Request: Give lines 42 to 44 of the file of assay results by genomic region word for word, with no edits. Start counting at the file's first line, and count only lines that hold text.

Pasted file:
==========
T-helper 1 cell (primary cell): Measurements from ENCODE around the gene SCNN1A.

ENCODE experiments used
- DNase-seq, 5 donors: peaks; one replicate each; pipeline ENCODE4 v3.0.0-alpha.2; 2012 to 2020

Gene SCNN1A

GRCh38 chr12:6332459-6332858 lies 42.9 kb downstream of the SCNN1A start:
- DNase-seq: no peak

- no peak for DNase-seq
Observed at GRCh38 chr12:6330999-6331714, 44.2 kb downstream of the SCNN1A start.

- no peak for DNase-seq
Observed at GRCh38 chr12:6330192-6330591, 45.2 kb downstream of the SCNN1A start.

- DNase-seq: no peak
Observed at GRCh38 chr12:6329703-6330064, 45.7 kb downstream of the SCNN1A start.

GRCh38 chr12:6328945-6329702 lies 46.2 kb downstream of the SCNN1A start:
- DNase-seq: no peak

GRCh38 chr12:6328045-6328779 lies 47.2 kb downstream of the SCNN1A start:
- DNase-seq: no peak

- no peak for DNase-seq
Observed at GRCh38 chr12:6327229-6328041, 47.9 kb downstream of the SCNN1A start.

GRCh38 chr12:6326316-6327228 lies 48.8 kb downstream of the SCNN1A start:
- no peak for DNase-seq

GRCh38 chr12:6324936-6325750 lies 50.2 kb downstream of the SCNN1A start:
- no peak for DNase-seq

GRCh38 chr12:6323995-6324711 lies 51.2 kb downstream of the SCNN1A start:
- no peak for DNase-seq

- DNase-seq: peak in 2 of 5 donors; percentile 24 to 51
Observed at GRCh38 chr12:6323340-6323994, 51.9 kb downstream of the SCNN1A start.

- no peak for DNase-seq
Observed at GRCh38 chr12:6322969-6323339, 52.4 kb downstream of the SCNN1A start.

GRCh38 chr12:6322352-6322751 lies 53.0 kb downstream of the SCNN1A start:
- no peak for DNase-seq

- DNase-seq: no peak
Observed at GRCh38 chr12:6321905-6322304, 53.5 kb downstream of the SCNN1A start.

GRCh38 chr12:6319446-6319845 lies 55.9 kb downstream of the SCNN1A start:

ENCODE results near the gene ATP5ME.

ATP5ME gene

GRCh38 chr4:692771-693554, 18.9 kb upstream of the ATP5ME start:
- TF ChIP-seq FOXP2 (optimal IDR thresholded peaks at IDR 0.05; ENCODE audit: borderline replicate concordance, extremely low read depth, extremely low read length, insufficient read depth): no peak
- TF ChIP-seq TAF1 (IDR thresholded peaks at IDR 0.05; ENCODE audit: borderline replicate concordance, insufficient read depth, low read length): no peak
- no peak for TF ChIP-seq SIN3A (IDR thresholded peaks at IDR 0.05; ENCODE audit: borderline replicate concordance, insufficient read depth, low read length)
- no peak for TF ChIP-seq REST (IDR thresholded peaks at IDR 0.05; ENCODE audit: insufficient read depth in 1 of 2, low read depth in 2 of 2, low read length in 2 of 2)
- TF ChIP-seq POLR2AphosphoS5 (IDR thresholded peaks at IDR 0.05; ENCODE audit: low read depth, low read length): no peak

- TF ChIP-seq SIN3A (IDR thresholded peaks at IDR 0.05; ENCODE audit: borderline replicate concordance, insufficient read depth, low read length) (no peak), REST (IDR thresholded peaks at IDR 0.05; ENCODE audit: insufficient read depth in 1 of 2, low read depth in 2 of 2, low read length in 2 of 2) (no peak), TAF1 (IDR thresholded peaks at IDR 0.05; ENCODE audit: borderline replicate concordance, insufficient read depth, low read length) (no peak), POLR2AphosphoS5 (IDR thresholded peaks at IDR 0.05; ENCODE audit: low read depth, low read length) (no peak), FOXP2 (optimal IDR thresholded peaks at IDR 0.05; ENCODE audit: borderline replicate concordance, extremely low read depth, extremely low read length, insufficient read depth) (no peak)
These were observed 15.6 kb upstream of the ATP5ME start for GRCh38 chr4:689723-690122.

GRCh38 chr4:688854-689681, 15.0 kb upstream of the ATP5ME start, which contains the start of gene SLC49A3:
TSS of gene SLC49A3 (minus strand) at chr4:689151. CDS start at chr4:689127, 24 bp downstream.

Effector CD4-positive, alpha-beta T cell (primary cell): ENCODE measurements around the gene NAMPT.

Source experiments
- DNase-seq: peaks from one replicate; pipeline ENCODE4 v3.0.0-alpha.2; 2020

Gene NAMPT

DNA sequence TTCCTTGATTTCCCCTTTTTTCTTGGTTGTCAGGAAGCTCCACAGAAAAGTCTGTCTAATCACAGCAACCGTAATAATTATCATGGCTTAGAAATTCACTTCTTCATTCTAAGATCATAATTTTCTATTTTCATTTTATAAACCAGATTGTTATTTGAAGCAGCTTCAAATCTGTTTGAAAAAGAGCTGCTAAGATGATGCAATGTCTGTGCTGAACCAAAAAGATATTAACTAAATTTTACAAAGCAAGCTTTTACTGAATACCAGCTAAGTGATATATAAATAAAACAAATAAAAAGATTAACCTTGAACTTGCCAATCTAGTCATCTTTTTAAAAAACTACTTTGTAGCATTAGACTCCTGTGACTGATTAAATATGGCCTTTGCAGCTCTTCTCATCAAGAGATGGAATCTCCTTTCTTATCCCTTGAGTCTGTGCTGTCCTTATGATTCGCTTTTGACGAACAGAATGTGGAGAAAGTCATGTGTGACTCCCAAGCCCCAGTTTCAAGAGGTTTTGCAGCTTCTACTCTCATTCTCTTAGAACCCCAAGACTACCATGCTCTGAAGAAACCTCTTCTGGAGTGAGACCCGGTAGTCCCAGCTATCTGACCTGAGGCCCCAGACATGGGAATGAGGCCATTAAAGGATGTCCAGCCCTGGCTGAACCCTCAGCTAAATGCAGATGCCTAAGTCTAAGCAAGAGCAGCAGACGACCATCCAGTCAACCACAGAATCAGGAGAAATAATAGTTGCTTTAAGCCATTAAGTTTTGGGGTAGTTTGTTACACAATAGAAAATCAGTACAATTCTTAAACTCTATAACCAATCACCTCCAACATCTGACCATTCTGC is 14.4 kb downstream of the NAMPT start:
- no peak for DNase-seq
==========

- TF ChIP-seq SIN3A (IDR thresholded peaks at IDR 0.05; ENCODE audit: borderline replicate concordance, insufficient read depth, low read length) (no peak), REST (IDR thresholded peaks at IDR 0.05; ENCODE audit: insufficient read depth in 1 of 2, low read depth in 2 of 2, low read length in 2 of 2) (no peak), TAF1 (IDR thresholded peaks at IDR 0.05; ENCODE audit: borderline replicate concordance, insufficient read depth, low read length) (no peak), POLR2AphosphoS5 (IDR thresholded peaks at IDR 0.05; ENCODE audit: low read depth, low read length) (no peak), FOXP2 (optimal IDR thresholded peaks at IDR 0.05; ENCODE audit: borderline replicate concordance, extremely low read depth, extremely low read length, insufficient read depth) (no peak)
These were observed 15.6 kb upstream of the ATP5ME start for GRCh38 chr4:689723-690122.

GRCh38 chr4:688854-689681, 15.0 kb upstream of the ATP5ME start, which contains the start of gene SLC49A3: